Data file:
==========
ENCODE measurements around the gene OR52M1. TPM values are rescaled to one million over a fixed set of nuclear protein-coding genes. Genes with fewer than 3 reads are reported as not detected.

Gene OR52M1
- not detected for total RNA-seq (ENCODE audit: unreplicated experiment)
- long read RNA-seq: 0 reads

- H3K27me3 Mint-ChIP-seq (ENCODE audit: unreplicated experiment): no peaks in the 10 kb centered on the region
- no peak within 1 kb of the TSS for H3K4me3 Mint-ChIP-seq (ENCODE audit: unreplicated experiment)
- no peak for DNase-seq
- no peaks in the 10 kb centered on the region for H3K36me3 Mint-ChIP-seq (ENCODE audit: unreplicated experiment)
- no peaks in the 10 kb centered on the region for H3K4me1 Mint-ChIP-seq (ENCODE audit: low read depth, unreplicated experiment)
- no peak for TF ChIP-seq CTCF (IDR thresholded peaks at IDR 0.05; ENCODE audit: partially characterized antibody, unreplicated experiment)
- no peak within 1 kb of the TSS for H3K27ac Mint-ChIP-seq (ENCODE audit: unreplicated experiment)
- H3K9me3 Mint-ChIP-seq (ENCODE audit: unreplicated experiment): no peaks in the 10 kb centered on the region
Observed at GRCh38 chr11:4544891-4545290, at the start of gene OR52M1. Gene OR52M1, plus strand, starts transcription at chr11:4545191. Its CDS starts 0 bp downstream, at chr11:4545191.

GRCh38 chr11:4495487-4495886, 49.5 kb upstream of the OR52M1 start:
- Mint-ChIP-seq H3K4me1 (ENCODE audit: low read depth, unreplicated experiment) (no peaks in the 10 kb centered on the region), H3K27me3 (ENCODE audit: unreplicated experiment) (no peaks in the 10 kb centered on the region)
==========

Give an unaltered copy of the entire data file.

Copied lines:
ENCODE measurements around the gene OR52M1. TPM values are rescaled to one million over a fixed set of nuclear protein-coding genes. Genes with fewer than 3 reads are reported as not detected.

Gene OR52M1
- not detected for total RNA-seq (ENCODE audit: unreplicated experiment)
- long read RNA-seq: 0 reads

- H3K27me3 Mint-ChIP-seq (ENCODE audit: unreplicated experiment): no peaks in the 10 kb centered on the region
- no peak within 1 kb of the TSS for H3K4me3 Mint-ChIP-seq (ENCODE audit: unreplicated experiment)
- no peak for DNase-seq
- no peaks in the 10 kb centered on the region for H3K36me3 Mint-ChIP-seq (ENCODE audit: unreplicated experiment)
- no peaks in the 10 kb centered on the region for H3K4me1 Mint-ChIP-seq (ENCODE audit: low read depth, unreplicated experiment)
- no peak for TF ChIP-seq CTCF (IDR thresholded peaks at IDR 0.05; ENCODE audit: partially characterized antibody, unreplicated experiment)
- no peak within 1 kb of the TSS for H3K27ac Mint-ChIP-seq (ENCODE audit: unreplicated experiment)
- H3K9me3 Mint-ChIP-seq (ENCODE audit: unreplicated experiment): no peaks in the 10 kb centered on the region
Observed at GRCh38 chr11:4544891-4545290, at the start of gene OR52M1. Gene OR52M1, plus strand, starts transcription at chr11:4545191. Its CDS starts 0 bp downstream, at chr11:4545191.

GRCh38 chr11:4495487-4495886, 49.5 kb upstream of the OR52M1 start:
- Mint-ChIP-seq H3K4me1 (ENCODE audit: low read depth, unreplicated experiment) (no peaks in the 10 kb centered on the region), H3K27me3 (ENCODE audit: unreplicated experiment) (no peaks in the 10 kb centered on the region)